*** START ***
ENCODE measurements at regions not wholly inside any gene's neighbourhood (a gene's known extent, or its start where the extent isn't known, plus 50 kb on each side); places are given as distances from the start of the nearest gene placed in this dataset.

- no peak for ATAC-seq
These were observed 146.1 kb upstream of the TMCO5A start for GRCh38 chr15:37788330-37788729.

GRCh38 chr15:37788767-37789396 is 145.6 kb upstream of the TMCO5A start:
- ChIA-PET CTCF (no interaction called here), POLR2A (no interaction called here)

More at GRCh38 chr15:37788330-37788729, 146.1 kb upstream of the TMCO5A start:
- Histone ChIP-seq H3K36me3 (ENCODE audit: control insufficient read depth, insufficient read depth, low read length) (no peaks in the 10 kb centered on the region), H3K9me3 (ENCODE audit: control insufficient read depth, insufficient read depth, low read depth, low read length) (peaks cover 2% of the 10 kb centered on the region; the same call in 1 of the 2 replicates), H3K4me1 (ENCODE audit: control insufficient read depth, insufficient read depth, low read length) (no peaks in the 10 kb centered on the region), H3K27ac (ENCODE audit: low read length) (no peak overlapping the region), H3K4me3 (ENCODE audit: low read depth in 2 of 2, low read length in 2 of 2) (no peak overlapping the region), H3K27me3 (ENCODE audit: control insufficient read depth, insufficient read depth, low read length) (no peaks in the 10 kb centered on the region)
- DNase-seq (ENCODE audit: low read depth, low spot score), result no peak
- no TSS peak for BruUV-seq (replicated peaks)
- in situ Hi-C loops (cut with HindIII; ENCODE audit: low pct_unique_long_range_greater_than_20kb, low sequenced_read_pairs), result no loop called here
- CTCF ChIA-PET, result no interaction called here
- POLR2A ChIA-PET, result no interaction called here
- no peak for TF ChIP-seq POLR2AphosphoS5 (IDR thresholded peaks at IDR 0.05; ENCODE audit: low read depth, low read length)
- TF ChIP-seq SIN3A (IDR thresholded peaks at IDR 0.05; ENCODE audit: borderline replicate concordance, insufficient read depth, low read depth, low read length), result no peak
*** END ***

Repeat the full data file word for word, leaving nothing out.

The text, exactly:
ENCODE measurements at regions not wholly inside any gene's neighbourhood (a gene's known extent, or its start where the extent isn't known, plus 50 kb on each side); places are given as distances from the start of the nearest gene placed in this dataset.

- no peak for ATAC-seq
These were observed 146.1 kb upstream of the TMCO5A start for GRCh38 chr15:37788330-37788729.

GRCh38 chr15:37788767-37789396 is 145.6 kb upstream of the TMCO5A start:
- ChIA-PET CTCF (no interaction called here), POLR2A (no interaction called here)

More at GRCh38 chr15:37788330-37788729, 146.1 kb upstream of the TMCO5A start:
- Histone ChIP-seq H3K36me3 (ENCODE audit: control insufficient read depth, insufficient read depth, low read length) (no peaks in the 10 kb centered on the region), H3K9me3 (ENCODE audit: control insufficient read depth, insufficient read depth, low read depth, low read length) (peaks cover 2% of the 10 kb centered on the region; the same call in 1 of the 2 replicates), H3K4me1 (ENCODE audit: control insufficient read depth, insufficient read depth, low read length) (no peaks in the 10 kb centered on the region), H3K27ac (ENCODE audit: low read length) (no peak overlapping the region), H3K4me3 (ENCODE audit: low read depth in 2 of 2, low read length in 2 of 2) (no peak overlapping the region), H3K27me3 (ENCODE audit: control insufficient read depth, insufficient read depth, low read length) (no peaks in the 10 kb centered on the region)
- DNase-seq (ENCODE audit: low read depth, low spot score), result no peak
- no TSS peak for BruUV-seq (replicated peaks)
- in situ Hi-C loops (cut with HindIII; ENCODE audit: low pct_unique_long_range_greater_than_20kb, low sequenced_read_pairs), result no loop called here
- CTCF ChIA-PET, result no interaction called here
- POLR2A ChIA-PET, result no interaction called here
- no peak for TF ChIP-seq POLR2AphosphoS5 (IDR thresholded peaks at IDR 0.05; ENCODE audit: low read depth, low read length)
- TF ChIP-seq SIN3A (IDR thresholded peaks at IDR 0.05; ENCODE audit: borderline replicate concordance, insufficient read depth, low read depth, low read length), result no peak